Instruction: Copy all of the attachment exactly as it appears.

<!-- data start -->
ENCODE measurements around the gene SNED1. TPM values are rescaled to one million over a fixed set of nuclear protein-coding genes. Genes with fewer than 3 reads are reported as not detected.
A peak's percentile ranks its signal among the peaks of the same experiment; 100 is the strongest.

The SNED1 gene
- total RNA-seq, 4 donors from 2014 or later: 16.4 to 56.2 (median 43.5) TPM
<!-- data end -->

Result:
ENCODE measurements around the gene SNED1. TPM values are rescaled to one million over a fixed set of nuclear protein-coding genes. Genes with fewer than 3 reads are reported as not detected.
A peak's percentile ranks its signal among the peaks of the same experiment; 100 is the strongest.

The SNED1 gene
- total RNA-seq, 4 donors from 2014 or later: 16.4 to 56.2 (median 43.5) TPM